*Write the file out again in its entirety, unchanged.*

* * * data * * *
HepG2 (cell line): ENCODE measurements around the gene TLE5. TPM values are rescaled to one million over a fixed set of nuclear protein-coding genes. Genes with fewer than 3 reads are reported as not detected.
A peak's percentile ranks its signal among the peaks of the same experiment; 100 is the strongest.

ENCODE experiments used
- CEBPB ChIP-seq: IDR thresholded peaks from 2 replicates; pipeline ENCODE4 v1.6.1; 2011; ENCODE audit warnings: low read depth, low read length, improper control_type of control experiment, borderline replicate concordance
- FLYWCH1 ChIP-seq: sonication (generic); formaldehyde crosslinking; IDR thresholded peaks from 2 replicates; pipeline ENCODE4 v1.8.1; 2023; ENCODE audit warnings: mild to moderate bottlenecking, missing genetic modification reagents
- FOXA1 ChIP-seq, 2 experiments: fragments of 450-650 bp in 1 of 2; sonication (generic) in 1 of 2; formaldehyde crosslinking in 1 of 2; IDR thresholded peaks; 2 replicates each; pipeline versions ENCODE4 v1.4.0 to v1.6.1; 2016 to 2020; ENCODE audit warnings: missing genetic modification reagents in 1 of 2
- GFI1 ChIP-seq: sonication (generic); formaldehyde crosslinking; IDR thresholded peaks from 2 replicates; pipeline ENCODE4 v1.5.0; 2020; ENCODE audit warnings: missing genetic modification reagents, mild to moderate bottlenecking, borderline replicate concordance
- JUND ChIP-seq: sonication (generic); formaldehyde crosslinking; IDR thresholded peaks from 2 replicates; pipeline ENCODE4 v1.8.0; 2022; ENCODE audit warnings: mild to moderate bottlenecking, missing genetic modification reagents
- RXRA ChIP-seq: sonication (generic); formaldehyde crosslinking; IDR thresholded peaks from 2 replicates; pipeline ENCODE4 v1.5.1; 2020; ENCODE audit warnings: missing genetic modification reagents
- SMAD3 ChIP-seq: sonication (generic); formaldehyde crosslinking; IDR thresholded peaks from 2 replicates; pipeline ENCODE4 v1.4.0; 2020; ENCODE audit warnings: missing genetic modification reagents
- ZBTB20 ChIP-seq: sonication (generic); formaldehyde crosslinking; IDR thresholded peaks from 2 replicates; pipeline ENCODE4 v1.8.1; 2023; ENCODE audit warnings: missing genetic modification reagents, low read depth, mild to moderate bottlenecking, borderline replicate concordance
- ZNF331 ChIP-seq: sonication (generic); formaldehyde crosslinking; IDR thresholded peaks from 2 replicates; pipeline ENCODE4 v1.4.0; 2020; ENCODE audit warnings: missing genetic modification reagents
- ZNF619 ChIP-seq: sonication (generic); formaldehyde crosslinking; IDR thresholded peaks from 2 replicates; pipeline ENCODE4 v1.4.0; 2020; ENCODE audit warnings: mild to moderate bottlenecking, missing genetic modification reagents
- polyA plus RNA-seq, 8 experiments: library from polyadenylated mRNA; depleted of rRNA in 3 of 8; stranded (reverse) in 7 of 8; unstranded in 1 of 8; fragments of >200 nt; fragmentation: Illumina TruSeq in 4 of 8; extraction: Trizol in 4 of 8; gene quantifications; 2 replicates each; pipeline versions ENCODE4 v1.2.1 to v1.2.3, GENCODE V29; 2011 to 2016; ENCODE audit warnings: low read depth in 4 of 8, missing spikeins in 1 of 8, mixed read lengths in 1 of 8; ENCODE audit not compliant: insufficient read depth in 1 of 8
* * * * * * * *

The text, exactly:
HepG2 (cell line): ENCODE measurements around the gene TLE5. TPM values are rescaled to one million over a fixed set of nuclear protein-coding genes. Genes with fewer than 3 reads are reported as not detected.
A peak's percentile ranks its signal among the peaks of the same experiment; 100 is the strongest.

ENCODE experiments used
- CEBPB ChIP-seq: IDR thresholded peaks from 2 replicates; pipeline ENCODE4 v1.6.1; 2011; ENCODE audit warnings: low read depth, low read length, improper control_type of control experiment, borderline replicate concordance
- FLYWCH1 ChIP-seq: sonication (generic); formaldehyde crosslinking; IDR thresholded peaks from 2 replicates; pipeline ENCODE4 v1.8.1; 2023; ENCODE audit warnings: mild to moderate bottlenecking, missing genetic modification reagents
- FOXA1 ChIP-seq, 2 experiments: fragments of 450-650 bp in 1 of 2; sonication (generic) in 1 of 2; formaldehyde crosslinking in 1 of 2; IDR thresholded peaks; 2 replicates each; pipeline versions ENCODE4 v1.4.0 to v1.6.1; 2016 to 2020; ENCODE audit warnings: missing genetic modification reagents in 1 of 2
- GFI1 ChIP-seq: sonication (generic); formaldehyde crosslinking; IDR thresholded peaks from 2 replicates; pipeline ENCODE4 v1.5.0; 2020; ENCODE audit warnings: missing genetic modification reagents, mild to moderate bottlenecking, borderline replicate concordance
- JUND ChIP-seq: sonication (generic); formaldehyde crosslinking; IDR thresholded peaks from 2 replicates; pipeline ENCODE4 v1.8.0; 2022; ENCODE audit warnings: mild to moderate bottlenecking, missing genetic modification reagents
- RXRA ChIP-seq: sonication (generic); formaldehyde crosslinking; IDR thresholded peaks from 2 replicates; pipeline ENCODE4 v1.5.1; 2020; ENCODE audit warnings: missing genetic modification reagents
- SMAD3 ChIP-seq: sonication (generic); formaldehyde crosslinking; IDR thresholded peaks from 2 replicates; pipeline ENCODE4 v1.4.0; 2020; ENCODE audit warnings: missing genetic modification reagents
- ZBTB20 ChIP-seq: sonication (generic); formaldehyde crosslinking; IDR thresholded peaks from 2 replicates; pipeline ENCODE4 v1.8.1; 2023; ENCODE audit warnings: missing genetic modification reagents, low read depth, mild to moderate bottlenecking, borderline replicate concordance
- ZNF331 ChIP-seq: sonication (generic); formaldehyde crosslinking; IDR thresholded peaks from 2 replicates; pipeline ENCODE4 v1.4.0; 2020; ENCODE audit warnings: missing genetic modification reagents
- ZNF619 ChIP-seq: sonication (generic); formaldehyde crosslinking; IDR thresholded peaks from 2 replicates; pipeline ENCODE4 v1.4.0; 2020; ENCODE audit warnings: mild to moderate bottlenecking, missing genetic modification reagents
- polyA plus RNA-seq, 8 experiments: library from polyadenylated mRNA; depleted of rRNA in 3 of 8; stranded (reverse) in 7 of 8; unstranded in 1 of 8; fragments of >200 nt; fragmentation: Illumina TruSeq in 4 of 8; extraction: Trizol in 4 of 8; gene quantifications; 2 replicates each; pipeline versions ENCODE4 v1.2.1 to v1.2.3, GENCODE V29; 2011 to 2016; ENCODE audit warnings: low read depth in 4 of 8, missing spikeins in 1 of 8, mixed read lengths in 1 of 8; ENCODE audit not compliant: insufficient read depth in 1 of 8